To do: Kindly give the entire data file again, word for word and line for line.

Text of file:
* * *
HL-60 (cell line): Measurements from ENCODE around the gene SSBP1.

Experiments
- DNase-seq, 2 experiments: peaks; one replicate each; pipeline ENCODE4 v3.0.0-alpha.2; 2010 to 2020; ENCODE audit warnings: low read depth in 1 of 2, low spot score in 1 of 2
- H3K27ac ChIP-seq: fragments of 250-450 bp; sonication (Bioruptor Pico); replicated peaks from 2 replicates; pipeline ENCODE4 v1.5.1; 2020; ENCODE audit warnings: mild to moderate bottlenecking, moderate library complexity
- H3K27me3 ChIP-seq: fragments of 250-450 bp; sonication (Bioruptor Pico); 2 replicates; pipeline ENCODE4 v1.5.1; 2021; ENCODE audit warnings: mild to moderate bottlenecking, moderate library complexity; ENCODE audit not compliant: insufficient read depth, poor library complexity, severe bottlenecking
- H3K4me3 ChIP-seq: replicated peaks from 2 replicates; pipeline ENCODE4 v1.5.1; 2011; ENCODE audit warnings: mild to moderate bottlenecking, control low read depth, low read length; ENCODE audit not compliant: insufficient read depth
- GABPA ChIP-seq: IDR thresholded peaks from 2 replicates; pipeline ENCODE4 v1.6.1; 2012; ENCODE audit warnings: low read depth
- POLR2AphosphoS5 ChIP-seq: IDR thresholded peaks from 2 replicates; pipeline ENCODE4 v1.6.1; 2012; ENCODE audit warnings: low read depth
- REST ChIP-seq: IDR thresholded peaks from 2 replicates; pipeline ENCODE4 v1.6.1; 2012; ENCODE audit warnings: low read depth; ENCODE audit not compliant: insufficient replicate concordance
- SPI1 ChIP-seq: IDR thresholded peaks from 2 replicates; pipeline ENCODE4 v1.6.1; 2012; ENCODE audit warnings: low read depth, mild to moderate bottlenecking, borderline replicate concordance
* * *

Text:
HL-60 (cell line): Measurements from ENCODE around the gene SSBP1.

Experiments
- DNase-seq, 2 experiments: peaks; one replicate each; pipeline ENCODE4 v3.0.0-alpha.2; 2010 to 2020; ENCODE audit warnings: low read depth in 1 of 2, low spot score in 1 of 2
- H3K27ac ChIP-seq: fragments of 250-450 bp; sonication (Bioruptor Pico); replicated peaks from 2 replicates; pipeline ENCODE4 v1.5.1; 2020; ENCODE audit warnings: mild to moderate bottlenecking, moderate library complexity
- H3K27me3 ChIP-seq: fragments of 250-450 bp; sonication (Bioruptor Pico); 2 replicates; pipeline ENCODE4 v1.5.1; 2021; ENCODE audit warnings: mild to moderate bottlenecking, moderate library complexity; ENCODE audit not compliant: insufficient read depth, poor library complexity, severe bottlenecking
- H3K4me3 ChIP-seq: replicated peaks from 2 replicates; pipeline ENCODE4 v1.5.1; 2011; ENCODE audit warnings: mild to moderate bottlenecking, control low read depth, low read length; ENCODE audit not compliant: insufficient read depth
- GABPA ChIP-seq: IDR thresholded peaks from 2 replicates; pipeline ENCODE4 v1.6.1; 2012; ENCODE audit warnings: low read depth
- POLR2AphosphoS5 ChIP-seq: IDR thresholded peaks from 2 replicates; pipeline ENCODE4 v1.6.1; 2012; ENCODE audit warnings: low read depth
- REST ChIP-seq: IDR thresholded peaks from 2 replicates; pipeline ENCODE4 v1.6.1; 2012; ENCODE audit warnings: low read depth; ENCODE audit not compliant: insufficient replicate concordance
- SPI1 ChIP-seq: IDR thresholded peaks from 2 replicates; pipeline ENCODE4 v1.6.1; 2012; ENCODE audit warnings: low read depth, mild to moderate bottlenecking, borderline replicate concordance